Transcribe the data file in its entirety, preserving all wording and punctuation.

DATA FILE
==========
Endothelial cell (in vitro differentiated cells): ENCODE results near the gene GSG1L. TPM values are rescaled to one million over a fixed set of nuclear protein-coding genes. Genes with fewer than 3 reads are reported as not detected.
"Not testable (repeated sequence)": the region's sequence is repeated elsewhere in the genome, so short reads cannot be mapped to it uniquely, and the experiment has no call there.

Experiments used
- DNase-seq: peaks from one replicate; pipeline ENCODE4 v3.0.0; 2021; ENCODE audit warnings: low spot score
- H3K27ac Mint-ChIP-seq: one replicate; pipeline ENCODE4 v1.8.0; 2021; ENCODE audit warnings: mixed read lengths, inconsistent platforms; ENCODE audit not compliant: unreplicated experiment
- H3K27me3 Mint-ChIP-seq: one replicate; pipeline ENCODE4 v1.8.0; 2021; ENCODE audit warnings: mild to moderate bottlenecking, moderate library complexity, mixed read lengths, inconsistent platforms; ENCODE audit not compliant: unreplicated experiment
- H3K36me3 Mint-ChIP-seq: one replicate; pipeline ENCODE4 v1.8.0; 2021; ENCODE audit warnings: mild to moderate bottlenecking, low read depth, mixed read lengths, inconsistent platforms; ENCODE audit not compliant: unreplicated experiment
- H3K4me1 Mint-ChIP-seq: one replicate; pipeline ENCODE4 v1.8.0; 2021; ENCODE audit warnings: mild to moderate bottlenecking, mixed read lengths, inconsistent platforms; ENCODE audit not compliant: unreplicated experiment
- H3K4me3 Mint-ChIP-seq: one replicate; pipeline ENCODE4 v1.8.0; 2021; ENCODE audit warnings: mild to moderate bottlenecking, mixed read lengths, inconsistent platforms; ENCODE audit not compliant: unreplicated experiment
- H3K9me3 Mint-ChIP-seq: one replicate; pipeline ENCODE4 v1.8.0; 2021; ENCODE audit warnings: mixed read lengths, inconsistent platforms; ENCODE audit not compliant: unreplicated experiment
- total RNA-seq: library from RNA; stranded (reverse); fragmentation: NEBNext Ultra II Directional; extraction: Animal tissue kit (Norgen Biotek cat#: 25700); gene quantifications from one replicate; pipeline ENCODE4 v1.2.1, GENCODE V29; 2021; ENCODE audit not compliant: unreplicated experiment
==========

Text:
Endothelial cell (in vitro differentiated cells): ENCODE results near the gene GSG1L. TPM values are rescaled to one million over a fixed set of nuclear protein-coding genes. Genes with fewer than 3 reads are reported as not detected.
"Not testable (repeated sequence)": the region's sequence is repeated elsewhere in the genome, so short reads cannot be mapped to it uniquely, and the experiment has no call there.

Experiments used
- DNase-seq: peaks from one replicate; pipeline ENCODE4 v3.0.0; 2021; ENCODE audit warnings: low spot score
- H3K27ac Mint-ChIP-seq: one replicate; pipeline ENCODE4 v1.8.0; 2021; ENCODE audit warnings: mixed read lengths, inconsistent platforms; ENCODE audit not compliant: unreplicated experiment
- H3K27me3 Mint-ChIP-seq: one replicate; pipeline ENCODE4 v1.8.0; 2021; ENCODE audit warnings: mild to moderate bottlenecking, moderate library complexity, mixed read lengths, inconsistent platforms; ENCODE audit not compliant: unreplicated experiment
- H3K36me3 Mint-ChIP-seq: one replicate; pipeline ENCODE4 v1.8.0; 2021; ENCODE audit warnings: mild to moderate bottlenecking, low read depth, mixed read lengths, inconsistent platforms; ENCODE audit not compliant: unreplicated experiment
- H3K4me1 Mint-ChIP-seq: one replicate; pipeline ENCODE4 v1.8.0; 2021; ENCODE audit warnings: mild to moderate bottlenecking, mixed read lengths, inconsistent platforms; ENCODE audit not compliant: unreplicated experiment
- H3K4me3 Mint-ChIP-seq: one replicate; pipeline ENCODE4 v1.8.0; 2021; ENCODE audit warnings: mild to moderate bottlenecking, mixed read lengths, inconsistent platforms; ENCODE audit not compliant: unreplicated experiment
- H3K9me3 Mint-ChIP-seq: one replicate; pipeline ENCODE4 v1.8.0; 2021; ENCODE audit warnings: mixed read lengths, inconsistent platforms; ENCODE audit not compliant: unreplicated experiment
- total RNA-seq: library from RNA; stranded (reverse); fragmentation: NEBNext Ultra II Directional; extraction: Animal tissue kit (Norgen Biotek cat#: 25700); gene quantifications from one replicate; pipeline ENCODE4 v1.2.1, GENCODE V29; 2021; ENCODE audit not compliant: unreplicated experiment